Former Chief Justice of the High Court, the Hon. Murray Gleeson

You can help someone in need and expose yourself to new areas of law and types of work by doing pro bono work. It can be one of the most rewarding parts of your law career.

There are many different ways to get involved, whether it be as a law student, through your law firm, as a barrister, or even after retirement. For more information on how to get involved, check out the Australian Pro Bono Centre’s website.

As a barrister

Many of Australia’s great public interest cases have been run by barristers acting pro bono, e.g. Mabo, Vadarlis (the MV Tampa case), Roach (prisoner’s right to vote) and Mallard (wrongful imprisonment for murder).

You can contact your Bar Association to see if it runs its own pro bono referral scheme.

Justice Connect in Victoria and LawRight in Queensland manage the Victorian and Queensland Bar Association schemes, respectively.  Each pro bono referral scheme assesses applications from clients, community legal organisations and NGOs for means and/or public interest and merit and then provides a brief to a barrister registered under the scheme. Matters are offered to match experience and interests.

Many States and Territories also have a Duty Barrister Scheme running in one or more local courts. These schemes operate on a roster system and allow you to gain experience representing clients in court. Contact your Bar Association for details.

You can also build a relationship with a community legal centre in your area or whose specialisation matches your interests. For more information on CLCs see here.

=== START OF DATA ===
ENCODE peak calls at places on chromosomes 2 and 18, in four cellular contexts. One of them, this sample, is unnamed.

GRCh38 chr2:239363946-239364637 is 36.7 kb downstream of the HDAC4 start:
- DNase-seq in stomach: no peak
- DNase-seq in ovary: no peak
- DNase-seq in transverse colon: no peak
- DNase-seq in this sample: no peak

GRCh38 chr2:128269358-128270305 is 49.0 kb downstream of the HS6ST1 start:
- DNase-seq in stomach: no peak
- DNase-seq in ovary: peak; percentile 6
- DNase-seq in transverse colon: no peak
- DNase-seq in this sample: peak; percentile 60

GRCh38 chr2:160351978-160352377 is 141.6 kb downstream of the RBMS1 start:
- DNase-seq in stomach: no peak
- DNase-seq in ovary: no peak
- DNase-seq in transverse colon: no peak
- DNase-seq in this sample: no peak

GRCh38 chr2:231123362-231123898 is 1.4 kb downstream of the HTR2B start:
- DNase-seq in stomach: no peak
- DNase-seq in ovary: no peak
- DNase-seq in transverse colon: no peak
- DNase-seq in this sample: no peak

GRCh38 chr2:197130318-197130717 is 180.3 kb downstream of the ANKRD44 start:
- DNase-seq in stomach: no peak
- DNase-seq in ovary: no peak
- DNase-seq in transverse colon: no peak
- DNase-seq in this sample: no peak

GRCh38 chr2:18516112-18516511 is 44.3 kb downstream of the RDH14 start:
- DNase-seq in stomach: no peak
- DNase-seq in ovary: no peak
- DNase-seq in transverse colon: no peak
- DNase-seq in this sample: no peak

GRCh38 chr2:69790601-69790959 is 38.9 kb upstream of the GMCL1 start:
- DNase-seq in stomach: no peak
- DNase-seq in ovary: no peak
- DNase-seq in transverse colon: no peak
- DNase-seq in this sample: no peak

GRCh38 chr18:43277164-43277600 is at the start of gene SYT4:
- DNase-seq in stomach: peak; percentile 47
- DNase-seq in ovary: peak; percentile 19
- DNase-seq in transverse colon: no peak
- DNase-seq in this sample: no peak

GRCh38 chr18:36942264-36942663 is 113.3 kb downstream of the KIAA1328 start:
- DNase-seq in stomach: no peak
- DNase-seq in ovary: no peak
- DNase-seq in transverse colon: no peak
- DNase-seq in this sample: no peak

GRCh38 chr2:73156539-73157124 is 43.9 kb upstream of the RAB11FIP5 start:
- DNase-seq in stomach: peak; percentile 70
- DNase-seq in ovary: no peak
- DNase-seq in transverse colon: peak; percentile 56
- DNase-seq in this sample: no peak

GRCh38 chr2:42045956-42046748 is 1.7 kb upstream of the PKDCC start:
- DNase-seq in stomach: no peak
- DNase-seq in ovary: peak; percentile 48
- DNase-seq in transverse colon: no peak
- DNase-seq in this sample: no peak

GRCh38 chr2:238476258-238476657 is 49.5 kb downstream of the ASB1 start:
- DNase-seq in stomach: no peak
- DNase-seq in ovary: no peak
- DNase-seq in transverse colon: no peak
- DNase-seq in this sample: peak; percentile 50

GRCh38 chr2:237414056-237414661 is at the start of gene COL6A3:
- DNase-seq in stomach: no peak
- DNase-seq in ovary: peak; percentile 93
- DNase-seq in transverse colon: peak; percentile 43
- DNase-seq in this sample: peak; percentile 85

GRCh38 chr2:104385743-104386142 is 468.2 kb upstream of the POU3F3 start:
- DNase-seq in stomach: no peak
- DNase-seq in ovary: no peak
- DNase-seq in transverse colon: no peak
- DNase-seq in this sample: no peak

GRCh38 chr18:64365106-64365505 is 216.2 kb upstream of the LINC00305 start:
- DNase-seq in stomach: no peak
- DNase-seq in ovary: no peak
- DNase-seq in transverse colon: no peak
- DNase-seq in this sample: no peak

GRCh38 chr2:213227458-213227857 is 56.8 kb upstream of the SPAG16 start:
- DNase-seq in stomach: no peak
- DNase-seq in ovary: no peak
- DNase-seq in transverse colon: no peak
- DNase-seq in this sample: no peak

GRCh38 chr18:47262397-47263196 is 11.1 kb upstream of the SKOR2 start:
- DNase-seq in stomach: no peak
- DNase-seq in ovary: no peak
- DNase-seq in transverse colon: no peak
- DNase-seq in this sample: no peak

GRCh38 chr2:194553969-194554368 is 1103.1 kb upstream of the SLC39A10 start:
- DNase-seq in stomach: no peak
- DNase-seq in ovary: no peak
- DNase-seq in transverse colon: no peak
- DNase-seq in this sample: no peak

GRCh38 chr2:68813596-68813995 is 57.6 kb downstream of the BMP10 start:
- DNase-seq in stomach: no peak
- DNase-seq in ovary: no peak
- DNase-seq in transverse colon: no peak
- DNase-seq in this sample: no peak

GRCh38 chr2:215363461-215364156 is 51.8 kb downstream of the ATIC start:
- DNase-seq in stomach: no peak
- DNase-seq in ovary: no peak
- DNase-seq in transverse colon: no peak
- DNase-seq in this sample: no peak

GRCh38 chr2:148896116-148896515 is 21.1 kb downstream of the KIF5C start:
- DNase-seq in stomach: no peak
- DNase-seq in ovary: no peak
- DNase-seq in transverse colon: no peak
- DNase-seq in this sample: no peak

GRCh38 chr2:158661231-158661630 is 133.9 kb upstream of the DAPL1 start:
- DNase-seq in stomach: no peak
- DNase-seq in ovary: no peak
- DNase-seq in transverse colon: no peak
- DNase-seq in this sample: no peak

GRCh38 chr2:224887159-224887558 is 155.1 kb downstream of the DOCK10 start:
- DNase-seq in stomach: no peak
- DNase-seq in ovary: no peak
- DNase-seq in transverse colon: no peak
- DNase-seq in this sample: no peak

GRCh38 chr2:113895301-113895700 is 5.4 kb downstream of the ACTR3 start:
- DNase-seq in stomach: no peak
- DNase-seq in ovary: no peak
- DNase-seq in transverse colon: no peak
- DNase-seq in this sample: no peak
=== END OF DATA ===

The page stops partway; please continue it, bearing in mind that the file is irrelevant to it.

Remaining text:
International opportunities

Working to improve social justice in an international context can be extremely challenging and rewarding, as the inequalities can be vast and the social structures extremely underdeveloped.

You could get involved in monitoring human rights compliance and abuses, evaluating developing legal systems, reviewing legislation, mentoring lawyers in basic legal skills, or setting up legal system infrastructure such as case management systems for courts.

You can look on websites such as reliefweb, devex or devnetjobs to find opportunities to volunteer and work with international organisations. Some positions which are called ‘volunteer positions’ actually pay a substantial living allowance or stipend.

Australian Volunteers International connects people and organisations internationally to learn from each other and achieve shared goals. AVI sends legal professionals on long-term, two-year volunteer assignments overseas, in response to requests from its development partners. There is, however, a large demand for these assignments.

United Nations Volunteers (UNV) is a United Nations organisation that promotes volunteerism to support peace and development worldwide and specifically recruits volunteers with legal qualifications and experience. Many of the opportunities with UNV may be in the field in developing or post-conflict countries, so you will need to be able to adjust to difficult and sometimes dangerous living conditions.

I wasn’t really sure about law until I started volunteering at a community legal centre. This gave me a new enthusiasm for law and a practical perspective on what I was studying which meant that my marks improved too. Working at a CLC was the best training I could have had for my job at the United Nations.

Leanne, lawyer, United Nations